OAKLAND -- The murder of 22-year-old Shavon Boone and a disorganized police investigation that followed has left a jury with many unanswered questions.

The seven women and five men who will decide the fate of two men now standing trial for murder will never know who fired the bullet into the back of Boone's head.

The jury will also have no direct evidence to help it decide if Boone was raped and robbed before she was killed as the District Attorney's Office has alleged.

But what the jury does have, a prosecutor said in closing arguments this week, is common sense and a mountain of circumstantial evidence that point to guilty verdicts against Frank Irwine, 28, and Kristian Dailey, 34.

Deputy district attorney Stacie Pettigrew said the evidence shows that Boone was killed after being robbed by Irwine and after being raped and forced to conduct oral sex on Dailey. And, Pettigrew said, the murder occurred in the apartment of Terrance Anderson, 25, another man accused of murder in the case who will be tried separately next month.

Boone's murder came to light on Nov. 4, 2006, when children playing near a concrete waterway on Trask Street found her body stuffed in a gray recycling bin that had been discarded in the waterway.


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A monthslong investigation that included a review of Boone's cellphone records and footage from an ATM security camera at Oakland's City Center finally pointed police toward the three suspects. They were linked to Boone through telephone calls and through the security camera footage that showed Dailey and Anderson standing next to Boone as she withdrew cash at about 2 a.m. on Nov. 2, 2006.

An analysis of the cellphone records also showed that Anderson and Irwine were together when police believe Boone was killed just blocks away from where her body was found. Those records also show that Boone was in the same area and that the next morning Dailey arrived at the scene.

All three men were arrested in 2007 and questioned about the killing. All three denied involvement and police released them after the District Attorney's Office decided not to file charges. The Oakland Police Department's homicide division then lost the case file.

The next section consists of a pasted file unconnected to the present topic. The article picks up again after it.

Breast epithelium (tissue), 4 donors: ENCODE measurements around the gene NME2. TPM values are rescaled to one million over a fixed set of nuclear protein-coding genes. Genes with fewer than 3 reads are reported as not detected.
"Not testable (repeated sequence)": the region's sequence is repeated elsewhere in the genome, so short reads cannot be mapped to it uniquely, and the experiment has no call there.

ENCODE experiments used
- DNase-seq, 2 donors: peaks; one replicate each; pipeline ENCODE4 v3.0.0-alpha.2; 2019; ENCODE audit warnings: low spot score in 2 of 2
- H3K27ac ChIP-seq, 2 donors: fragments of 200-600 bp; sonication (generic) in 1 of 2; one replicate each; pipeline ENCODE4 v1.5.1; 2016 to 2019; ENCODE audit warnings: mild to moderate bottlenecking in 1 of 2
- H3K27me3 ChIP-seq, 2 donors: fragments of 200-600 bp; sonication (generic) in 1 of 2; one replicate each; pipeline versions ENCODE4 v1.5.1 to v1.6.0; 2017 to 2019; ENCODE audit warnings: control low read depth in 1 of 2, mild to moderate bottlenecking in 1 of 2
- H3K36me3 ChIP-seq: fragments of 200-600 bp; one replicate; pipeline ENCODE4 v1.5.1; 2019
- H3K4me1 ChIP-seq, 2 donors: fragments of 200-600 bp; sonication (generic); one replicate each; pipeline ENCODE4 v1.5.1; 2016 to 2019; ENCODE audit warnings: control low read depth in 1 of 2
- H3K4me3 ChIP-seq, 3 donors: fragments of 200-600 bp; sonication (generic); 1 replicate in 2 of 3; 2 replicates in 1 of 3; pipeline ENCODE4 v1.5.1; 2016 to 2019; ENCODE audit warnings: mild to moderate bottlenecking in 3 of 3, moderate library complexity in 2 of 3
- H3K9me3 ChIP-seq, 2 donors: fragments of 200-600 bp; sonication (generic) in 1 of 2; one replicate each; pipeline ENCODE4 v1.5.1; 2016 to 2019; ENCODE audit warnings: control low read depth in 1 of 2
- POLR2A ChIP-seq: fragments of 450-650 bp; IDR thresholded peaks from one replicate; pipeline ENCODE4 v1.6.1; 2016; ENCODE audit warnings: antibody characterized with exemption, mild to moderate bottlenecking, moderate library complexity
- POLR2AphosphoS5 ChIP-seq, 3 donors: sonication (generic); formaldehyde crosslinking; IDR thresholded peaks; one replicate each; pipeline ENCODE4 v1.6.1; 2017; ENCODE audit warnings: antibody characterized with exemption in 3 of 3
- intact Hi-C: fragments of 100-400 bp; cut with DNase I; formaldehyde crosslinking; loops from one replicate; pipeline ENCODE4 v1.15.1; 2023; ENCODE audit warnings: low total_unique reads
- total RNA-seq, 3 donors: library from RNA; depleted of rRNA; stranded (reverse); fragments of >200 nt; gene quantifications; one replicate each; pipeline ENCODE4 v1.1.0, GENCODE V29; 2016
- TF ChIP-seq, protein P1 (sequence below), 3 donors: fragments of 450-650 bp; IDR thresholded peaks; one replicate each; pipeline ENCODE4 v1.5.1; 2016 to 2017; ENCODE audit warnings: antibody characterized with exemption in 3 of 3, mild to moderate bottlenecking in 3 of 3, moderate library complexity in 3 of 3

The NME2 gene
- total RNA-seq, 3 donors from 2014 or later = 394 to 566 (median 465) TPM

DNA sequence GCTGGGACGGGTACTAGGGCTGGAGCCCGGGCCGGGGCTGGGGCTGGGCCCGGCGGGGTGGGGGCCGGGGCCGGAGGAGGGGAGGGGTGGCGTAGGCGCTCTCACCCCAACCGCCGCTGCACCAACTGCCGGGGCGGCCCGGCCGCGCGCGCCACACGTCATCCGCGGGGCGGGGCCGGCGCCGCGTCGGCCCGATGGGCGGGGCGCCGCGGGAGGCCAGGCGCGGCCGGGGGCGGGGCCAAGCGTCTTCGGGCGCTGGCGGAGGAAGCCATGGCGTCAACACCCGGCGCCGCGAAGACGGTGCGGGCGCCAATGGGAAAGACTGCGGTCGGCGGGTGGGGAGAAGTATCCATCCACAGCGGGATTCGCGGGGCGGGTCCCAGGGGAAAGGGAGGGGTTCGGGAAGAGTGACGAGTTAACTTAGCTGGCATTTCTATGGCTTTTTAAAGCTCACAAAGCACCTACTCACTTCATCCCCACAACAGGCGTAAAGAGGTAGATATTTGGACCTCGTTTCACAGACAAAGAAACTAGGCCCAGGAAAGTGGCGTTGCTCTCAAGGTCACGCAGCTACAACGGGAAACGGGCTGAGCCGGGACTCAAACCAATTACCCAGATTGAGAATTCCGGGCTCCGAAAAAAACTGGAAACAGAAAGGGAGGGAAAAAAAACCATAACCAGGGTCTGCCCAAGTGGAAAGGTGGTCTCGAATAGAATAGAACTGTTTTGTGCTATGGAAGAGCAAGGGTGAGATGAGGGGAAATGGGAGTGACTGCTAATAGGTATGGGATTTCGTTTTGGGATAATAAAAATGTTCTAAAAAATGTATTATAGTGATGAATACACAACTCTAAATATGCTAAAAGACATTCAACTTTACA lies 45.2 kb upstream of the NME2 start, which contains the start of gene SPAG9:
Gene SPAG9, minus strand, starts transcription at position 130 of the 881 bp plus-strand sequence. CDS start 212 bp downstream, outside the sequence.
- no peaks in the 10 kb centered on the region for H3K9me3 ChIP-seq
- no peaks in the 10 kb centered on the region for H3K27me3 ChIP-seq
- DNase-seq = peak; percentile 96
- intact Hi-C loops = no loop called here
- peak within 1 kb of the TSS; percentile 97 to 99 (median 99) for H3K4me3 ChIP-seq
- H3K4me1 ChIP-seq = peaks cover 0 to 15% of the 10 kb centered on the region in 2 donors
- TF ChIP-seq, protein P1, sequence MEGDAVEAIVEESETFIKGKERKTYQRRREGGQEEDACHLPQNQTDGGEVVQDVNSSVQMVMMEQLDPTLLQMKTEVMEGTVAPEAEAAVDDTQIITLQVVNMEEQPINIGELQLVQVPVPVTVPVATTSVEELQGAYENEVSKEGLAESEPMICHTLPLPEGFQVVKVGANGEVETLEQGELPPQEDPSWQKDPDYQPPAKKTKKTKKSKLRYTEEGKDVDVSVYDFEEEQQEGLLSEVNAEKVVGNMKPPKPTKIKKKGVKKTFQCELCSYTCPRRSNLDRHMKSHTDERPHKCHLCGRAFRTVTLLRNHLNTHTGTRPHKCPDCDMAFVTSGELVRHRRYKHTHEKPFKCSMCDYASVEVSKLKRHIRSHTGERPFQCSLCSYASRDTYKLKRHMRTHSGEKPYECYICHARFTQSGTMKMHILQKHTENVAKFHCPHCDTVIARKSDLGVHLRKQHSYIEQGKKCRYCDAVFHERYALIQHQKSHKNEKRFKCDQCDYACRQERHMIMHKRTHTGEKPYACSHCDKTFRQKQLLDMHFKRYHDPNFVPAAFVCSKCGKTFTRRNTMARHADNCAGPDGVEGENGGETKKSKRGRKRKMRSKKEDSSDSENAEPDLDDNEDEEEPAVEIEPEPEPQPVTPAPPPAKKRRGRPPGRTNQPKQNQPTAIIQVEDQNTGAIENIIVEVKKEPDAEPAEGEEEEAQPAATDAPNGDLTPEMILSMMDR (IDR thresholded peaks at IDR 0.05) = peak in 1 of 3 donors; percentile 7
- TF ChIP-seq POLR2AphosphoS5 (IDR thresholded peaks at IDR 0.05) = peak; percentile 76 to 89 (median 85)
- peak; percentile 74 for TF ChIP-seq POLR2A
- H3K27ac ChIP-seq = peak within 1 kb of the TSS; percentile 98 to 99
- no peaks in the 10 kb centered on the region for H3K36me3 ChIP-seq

When the file was found years later, a new round of inquiries discovered additional evidence including a DNA connection that showed Irwine had sexual contact with Boone before she died. Further investigation also found that the recycling bin Boone was found in most likely came from a fourplex apartment building Anderson called home.

The discovered evidence coupled with previously discovered phone records was enough for charges to be filed.

In addition, footage from the ATM security camera shows, Pettigrew said, a robbery and that Boone looked scared as Anderson and Dailey hovered near her as she withdrew cash.

"There is a lot we do not know about this case but that is because they made sure she was not here to tell you," Pettigrew said as she pointed at Irwine and Dailey. "Every single piece of evidence points to these three."

But attorney's representing Dailey and Irwine said proving their clients were with Boone the night she was killed and that one of them had sex with her is not enough to prove that they raped, robbed and then killed her.

And, they said, the ATM video is too grainy to provide a true depiction of what occurred.

Irwine's attorney, assistant public defender Ray Plumoff, said evidence showed that Boone was actually interested in his client and that there was no evidence showing the sexual contact between the two was forced.

"There are so many unknowns in this case, so many things that were never investigated that many different facts can be interpreted in many different ways," Plumoff said. "It's all guesswork and speculation."

Darryl Stallworth, Dailey's attorney, made a similar argument as he urged the jury not to be overwhelmed by emotion and a desire to find justice for a woman who was killed and stuffed into a garbage bin.

"You don't have a case to decide," Stallworth said. "What you have is a sickness and a frustration."